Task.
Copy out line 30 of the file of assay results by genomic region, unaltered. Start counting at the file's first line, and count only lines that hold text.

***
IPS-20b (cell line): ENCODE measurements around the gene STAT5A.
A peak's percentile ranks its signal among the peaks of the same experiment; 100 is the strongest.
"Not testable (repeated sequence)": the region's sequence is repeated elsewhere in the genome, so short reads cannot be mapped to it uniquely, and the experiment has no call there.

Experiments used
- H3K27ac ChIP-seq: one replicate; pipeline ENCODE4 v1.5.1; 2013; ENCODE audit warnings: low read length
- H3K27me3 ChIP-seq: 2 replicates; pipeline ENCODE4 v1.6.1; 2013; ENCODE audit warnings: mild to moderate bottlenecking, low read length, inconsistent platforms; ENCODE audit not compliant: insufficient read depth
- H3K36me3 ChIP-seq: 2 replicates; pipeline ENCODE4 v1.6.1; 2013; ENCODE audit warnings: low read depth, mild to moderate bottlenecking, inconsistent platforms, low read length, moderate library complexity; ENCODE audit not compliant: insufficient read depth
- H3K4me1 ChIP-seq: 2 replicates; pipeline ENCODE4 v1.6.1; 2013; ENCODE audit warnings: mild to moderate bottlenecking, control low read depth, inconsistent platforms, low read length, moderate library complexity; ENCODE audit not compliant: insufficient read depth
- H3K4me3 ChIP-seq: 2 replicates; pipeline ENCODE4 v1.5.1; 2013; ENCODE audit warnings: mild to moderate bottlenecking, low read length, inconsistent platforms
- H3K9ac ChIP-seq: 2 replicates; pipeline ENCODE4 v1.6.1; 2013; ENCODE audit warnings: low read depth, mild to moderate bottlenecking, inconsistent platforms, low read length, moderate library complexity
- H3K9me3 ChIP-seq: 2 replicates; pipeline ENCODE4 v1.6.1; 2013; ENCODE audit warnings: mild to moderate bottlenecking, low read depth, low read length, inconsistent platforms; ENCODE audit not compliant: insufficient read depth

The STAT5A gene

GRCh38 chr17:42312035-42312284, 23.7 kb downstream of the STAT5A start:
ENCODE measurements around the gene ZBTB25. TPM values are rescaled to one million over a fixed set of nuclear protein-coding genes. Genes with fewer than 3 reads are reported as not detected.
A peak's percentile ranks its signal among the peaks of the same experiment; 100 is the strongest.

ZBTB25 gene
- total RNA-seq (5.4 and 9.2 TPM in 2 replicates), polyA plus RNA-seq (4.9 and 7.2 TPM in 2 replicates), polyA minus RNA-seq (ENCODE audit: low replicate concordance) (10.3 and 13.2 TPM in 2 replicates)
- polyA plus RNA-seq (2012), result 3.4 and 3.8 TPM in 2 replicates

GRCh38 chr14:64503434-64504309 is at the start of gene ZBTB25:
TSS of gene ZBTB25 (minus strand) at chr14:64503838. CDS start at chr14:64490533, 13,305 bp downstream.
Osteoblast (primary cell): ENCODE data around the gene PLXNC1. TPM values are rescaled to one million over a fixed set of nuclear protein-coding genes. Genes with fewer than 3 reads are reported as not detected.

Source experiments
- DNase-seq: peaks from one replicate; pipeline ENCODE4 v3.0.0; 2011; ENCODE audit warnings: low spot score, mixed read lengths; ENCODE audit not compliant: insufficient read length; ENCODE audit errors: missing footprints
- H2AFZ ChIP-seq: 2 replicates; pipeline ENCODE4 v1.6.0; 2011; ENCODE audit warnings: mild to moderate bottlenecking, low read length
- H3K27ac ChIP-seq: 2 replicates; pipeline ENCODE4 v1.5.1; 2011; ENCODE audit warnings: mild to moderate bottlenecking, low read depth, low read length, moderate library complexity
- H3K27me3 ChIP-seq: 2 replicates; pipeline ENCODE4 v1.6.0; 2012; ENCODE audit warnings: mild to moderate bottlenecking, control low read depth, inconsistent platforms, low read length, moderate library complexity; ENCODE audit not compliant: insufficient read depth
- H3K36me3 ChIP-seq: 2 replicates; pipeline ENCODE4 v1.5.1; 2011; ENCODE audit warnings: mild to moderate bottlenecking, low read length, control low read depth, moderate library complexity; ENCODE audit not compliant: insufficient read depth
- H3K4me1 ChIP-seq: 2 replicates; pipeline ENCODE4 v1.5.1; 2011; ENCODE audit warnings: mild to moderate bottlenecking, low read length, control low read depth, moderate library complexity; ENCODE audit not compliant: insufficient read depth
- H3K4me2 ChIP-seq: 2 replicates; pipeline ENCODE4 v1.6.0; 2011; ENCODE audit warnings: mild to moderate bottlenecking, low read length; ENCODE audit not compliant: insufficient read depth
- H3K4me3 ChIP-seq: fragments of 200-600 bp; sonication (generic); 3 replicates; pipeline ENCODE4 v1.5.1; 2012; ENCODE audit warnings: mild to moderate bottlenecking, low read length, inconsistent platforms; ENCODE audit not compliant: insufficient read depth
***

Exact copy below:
- H3K4me3 ChIP-seq: fragments of 200-600 bp; sonication (generic); 3 replicates; pipeline ENCODE4 v1.5.1; 2012; ENCODE audit warnings: mild to moderate bottlenecking, low read length, inconsistent platforms; ENCODE audit not compliant: insufficient read depth